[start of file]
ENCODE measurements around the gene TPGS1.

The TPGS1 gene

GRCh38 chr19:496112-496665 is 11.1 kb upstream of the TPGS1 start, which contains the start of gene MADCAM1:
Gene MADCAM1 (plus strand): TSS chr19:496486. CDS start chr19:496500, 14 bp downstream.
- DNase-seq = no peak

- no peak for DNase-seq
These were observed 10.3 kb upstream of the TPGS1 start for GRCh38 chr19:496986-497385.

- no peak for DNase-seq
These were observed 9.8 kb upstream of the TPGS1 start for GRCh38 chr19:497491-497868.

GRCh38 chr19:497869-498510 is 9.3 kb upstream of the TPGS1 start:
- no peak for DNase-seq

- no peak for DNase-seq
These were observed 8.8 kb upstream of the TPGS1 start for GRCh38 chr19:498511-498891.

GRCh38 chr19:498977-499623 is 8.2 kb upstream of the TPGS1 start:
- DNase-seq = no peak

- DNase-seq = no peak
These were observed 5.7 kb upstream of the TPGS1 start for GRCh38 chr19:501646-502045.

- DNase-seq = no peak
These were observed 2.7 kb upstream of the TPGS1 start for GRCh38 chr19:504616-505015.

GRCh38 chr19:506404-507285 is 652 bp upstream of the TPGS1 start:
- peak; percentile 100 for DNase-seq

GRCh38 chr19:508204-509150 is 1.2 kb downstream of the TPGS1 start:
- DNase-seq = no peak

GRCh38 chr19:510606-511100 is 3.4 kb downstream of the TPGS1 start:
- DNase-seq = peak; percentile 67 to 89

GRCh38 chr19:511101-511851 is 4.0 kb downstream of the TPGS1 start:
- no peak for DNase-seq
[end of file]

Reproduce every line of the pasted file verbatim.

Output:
ENCODE measurements around the gene TPGS1.

The TPGS1 gene

GRCh38 chr19:496112-496665 is 11.1 kb upstream of the TPGS1 start, which contains the start of gene MADCAM1:
Gene MADCAM1 (plus strand): TSS chr19:496486. CDS start chr19:496500, 14 bp downstream.
- DNase-seq = no peak

- no peak for DNase-seq
These were observed 10.3 kb upstream of the TPGS1 start for GRCh38 chr19:496986-497385.

- no peak for DNase-seq
These were observed 9.8 kb upstream of the TPGS1 start for GRCh38 chr19:497491-497868.

GRCh38 chr19:497869-498510 is 9.3 kb upstream of the TPGS1 start:
- no peak for DNase-seq

- no peak for DNase-seq
These were observed 8.8 kb upstream of the TPGS1 start for GRCh38 chr19:498511-498891.

GRCh38 chr19:498977-499623 is 8.2 kb upstream of the TPGS1 start:
- DNase-seq = no peak

- DNase-seq = no peak
These were observed 5.7 kb upstream of the TPGS1 start for GRCh38 chr19:501646-502045.

- DNase-seq = no peak
These were observed 2.7 kb upstream of the TPGS1 start for GRCh38 chr19:504616-505015.

GRCh38 chr19:506404-507285 is 652 bp upstream of the TPGS1 start:
- peak; percentile 100 for DNase-seq

GRCh38 chr19:508204-509150 is 1.2 kb downstream of the TPGS1 start:
- DNase-seq = no peak

GRCh38 chr19:510606-511100 is 3.4 kb downstream of the TPGS1 start:
- DNase-seq = peak; percentile 67 to 89

GRCh38 chr19:511101-511851 is 4.0 kb downstream of the TPGS1 start:
- no peak for DNase-seq